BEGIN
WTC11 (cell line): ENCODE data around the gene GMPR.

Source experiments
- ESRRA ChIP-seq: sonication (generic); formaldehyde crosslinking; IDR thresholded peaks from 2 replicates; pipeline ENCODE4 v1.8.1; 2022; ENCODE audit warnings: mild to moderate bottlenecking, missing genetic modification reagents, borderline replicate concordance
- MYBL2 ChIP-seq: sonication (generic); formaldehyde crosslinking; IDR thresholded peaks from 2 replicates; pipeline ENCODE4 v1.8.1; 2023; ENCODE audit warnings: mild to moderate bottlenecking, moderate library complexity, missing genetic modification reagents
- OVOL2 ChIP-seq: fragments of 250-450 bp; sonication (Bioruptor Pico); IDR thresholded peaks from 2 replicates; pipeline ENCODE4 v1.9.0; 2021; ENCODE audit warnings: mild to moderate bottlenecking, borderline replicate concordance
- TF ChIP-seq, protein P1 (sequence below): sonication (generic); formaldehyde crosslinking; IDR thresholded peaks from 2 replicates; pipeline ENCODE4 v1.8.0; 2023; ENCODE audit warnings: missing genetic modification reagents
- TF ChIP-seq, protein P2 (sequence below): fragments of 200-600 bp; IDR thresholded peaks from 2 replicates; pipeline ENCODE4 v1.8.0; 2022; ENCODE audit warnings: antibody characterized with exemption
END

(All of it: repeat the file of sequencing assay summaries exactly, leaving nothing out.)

WTC11 (cell line): ENCODE data around the gene GMPR.

Source experiments
- ESRRA ChIP-seq: sonication (generic); formaldehyde crosslinking; IDR thresholded peaks from 2 replicates; pipeline ENCODE4 v1.8.1; 2022; ENCODE audit warnings: mild to moderate bottlenecking, missing genetic modification reagents, borderline replicate concordance
- MYBL2 ChIP-seq: sonication (generic); formaldehyde crosslinking; IDR thresholded peaks from 2 replicates; pipeline ENCODE4 v1.8.1; 2023; ENCODE audit warnings: mild to moderate bottlenecking, moderate library complexity, missing genetic modification reagents
- OVOL2 ChIP-seq: fragments of 250-450 bp; sonication (Bioruptor Pico); IDR thresholded peaks from 2 replicates; pipeline ENCODE4 v1.9.0; 2021; ENCODE audit warnings: mild to moderate bottlenecking, borderline replicate concordance
- TF ChIP-seq, protein P1 (sequence below): sonication (generic); formaldehyde crosslinking; IDR thresholded peaks from 2 replicates; pipeline ENCODE4 v1.8.0; 2023; ENCODE audit warnings: missing genetic modification reagents
- TF ChIP-seq, protein P2 (sequence below): fragments of 200-600 bp; IDR thresholded peaks from 2 replicates; pipeline ENCODE4 v1.8.0; 2022; ENCODE audit warnings: antibody characterized with exemption